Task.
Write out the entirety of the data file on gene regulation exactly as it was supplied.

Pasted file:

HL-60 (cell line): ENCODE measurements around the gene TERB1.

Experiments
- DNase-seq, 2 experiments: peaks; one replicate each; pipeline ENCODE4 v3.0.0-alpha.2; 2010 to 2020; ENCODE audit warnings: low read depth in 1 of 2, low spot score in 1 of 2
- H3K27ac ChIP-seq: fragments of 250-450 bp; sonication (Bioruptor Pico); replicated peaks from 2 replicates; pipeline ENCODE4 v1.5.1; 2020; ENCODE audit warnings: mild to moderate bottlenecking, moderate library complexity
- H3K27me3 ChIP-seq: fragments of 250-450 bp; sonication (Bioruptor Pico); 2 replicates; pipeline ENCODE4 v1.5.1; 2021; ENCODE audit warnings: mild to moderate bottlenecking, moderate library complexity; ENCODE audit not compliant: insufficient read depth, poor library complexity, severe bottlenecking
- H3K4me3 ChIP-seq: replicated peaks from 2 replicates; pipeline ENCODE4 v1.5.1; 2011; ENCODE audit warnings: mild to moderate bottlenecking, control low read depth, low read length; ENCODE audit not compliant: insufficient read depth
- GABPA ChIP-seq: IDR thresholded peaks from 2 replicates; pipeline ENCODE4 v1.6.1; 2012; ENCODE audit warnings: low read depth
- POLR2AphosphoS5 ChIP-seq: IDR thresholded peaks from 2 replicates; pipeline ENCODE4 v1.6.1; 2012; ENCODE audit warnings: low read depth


HL-60 (cell line): ENCODE measurements around the gene TERB1.

Experiments
- DNase-seq, 2 experiments: peaks; one replicate each; pipeline ENCODE4 v3.0.0-alpha.2; 2010 to 2020; ENCODE audit warnings: low read depth in 1 of 2, low spot score in 1 of 2
- H3K27ac ChIP-seq: fragments of 250-450 bp; sonication (Bioruptor Pico); replicated peaks from 2 replicates; pipeline ENCODE4 v1.5.1; 2020; ENCODE audit warnings: mild to moderate bottlenecking, moderate library complexity
- H3K27me3 ChIP-seq: fragments of 250-450 bp; sonication (Bioruptor Pico); 2 replicates; pipeline ENCODE4 v1.5.1; 2021; ENCODE audit warnings: mild to moderate bottlenecking, moderate library complexity; ENCODE audit not compliant: insufficient read depth, poor library complexity, severe bottlenecking
- H3K4me3 ChIP-seq: replicated peaks from 2 replicates; pipeline ENCODE4 v1.5.1; 2011; ENCODE audit warnings: mild to moderate bottlenecking, control low read depth, low read length; ENCODE audit not compliant: insufficient read depth
- GABPA ChIP-seq: IDR thresholded peaks from 2 replicates; pipeline ENCODE4 v1.6.1; 2012; ENCODE audit warnings: low read depth
- POLR2AphosphoS5 ChIP-seq: IDR thresholded peaks from 2 replicates; pipeline ENCODE4 v1.6.1; 2012; ENCODE audit warnings: low read depth